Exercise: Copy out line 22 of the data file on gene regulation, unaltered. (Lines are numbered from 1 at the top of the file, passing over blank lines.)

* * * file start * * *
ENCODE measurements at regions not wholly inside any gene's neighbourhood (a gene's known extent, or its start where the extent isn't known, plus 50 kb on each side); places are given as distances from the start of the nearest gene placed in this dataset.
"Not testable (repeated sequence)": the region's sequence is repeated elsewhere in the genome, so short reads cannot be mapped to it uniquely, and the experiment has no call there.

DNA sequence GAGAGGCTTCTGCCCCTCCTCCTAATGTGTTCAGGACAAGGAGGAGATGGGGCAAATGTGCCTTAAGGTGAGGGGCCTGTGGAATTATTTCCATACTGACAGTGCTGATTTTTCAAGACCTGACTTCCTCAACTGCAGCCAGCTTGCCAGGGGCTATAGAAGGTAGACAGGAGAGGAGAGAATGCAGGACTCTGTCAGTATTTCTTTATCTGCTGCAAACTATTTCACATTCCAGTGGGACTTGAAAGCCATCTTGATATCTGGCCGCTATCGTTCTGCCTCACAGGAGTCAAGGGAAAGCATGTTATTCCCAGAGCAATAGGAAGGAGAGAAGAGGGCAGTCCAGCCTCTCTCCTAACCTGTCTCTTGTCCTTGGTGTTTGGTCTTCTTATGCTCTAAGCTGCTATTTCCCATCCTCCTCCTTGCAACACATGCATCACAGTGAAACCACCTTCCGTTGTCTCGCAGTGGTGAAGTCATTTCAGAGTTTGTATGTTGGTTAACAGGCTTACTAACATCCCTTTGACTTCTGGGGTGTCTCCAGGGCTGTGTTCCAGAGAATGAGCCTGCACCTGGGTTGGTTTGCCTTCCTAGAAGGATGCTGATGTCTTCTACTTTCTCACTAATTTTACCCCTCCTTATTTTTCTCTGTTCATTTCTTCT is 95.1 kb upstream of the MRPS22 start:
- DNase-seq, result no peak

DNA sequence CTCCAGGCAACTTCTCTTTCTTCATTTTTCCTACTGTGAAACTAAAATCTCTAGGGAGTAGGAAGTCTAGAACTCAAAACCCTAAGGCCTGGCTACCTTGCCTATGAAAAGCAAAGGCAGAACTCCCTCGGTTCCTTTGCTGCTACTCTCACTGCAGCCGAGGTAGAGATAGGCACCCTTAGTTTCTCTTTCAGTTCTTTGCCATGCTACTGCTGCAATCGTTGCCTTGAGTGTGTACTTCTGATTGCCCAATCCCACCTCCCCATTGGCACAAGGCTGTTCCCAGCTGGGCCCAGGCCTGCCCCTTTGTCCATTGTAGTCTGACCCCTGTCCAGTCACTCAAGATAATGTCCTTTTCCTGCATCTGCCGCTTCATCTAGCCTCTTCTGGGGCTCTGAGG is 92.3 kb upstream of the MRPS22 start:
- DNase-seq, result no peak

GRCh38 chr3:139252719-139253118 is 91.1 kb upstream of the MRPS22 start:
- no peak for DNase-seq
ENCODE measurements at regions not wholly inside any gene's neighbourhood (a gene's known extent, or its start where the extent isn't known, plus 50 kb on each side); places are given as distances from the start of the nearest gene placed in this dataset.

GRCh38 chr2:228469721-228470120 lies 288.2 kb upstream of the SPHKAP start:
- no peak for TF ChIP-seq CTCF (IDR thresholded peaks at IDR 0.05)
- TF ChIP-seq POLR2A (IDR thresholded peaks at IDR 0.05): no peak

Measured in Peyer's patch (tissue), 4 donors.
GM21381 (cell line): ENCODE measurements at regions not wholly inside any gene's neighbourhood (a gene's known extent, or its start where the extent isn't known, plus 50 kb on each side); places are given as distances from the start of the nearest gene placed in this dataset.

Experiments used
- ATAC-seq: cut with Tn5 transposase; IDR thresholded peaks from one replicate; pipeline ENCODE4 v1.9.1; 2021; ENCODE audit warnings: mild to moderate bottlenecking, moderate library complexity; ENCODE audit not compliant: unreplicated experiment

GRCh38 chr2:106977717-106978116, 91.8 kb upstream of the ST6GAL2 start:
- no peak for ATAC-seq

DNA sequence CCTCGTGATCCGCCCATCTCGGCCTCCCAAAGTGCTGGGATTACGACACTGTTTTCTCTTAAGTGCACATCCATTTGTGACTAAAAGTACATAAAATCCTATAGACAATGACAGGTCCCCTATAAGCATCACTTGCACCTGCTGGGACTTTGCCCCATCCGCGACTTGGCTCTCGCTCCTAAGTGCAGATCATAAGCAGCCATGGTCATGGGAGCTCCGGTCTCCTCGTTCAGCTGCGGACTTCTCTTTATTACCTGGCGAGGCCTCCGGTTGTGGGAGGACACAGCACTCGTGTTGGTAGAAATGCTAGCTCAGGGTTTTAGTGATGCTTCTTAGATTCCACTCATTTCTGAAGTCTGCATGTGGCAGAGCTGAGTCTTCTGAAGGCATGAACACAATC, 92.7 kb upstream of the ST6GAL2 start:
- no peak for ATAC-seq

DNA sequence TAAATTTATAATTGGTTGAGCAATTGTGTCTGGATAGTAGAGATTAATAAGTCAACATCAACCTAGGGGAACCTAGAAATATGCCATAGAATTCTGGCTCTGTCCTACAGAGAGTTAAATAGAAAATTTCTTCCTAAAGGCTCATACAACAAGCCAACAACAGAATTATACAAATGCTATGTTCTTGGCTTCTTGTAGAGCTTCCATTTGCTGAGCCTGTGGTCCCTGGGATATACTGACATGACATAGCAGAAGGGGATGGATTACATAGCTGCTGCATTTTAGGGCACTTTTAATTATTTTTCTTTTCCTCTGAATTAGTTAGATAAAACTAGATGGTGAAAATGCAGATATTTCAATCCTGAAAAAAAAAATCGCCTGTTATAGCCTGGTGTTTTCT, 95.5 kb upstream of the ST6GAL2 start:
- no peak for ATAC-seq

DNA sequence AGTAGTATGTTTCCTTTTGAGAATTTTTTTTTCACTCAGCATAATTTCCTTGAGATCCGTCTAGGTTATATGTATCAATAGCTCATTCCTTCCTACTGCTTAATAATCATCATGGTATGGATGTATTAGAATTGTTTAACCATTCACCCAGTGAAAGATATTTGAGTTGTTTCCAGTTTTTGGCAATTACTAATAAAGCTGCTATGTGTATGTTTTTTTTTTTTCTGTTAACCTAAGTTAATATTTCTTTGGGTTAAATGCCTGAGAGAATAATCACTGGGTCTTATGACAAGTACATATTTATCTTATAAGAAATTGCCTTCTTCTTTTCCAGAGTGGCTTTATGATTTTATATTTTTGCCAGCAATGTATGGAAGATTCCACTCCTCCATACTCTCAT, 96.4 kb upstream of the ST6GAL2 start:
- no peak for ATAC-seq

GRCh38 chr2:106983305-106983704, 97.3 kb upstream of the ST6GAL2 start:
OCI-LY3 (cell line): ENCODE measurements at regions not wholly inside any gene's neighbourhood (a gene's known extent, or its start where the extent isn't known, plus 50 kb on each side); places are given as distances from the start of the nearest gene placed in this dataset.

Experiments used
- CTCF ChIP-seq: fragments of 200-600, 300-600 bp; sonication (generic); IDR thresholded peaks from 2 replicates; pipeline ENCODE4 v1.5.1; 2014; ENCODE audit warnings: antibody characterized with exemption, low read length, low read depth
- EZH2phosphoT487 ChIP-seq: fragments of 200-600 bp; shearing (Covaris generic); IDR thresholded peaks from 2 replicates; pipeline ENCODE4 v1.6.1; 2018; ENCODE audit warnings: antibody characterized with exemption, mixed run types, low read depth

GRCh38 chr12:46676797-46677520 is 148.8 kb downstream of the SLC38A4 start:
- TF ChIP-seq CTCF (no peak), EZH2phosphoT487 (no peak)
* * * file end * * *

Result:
- no peak for ATAC-seq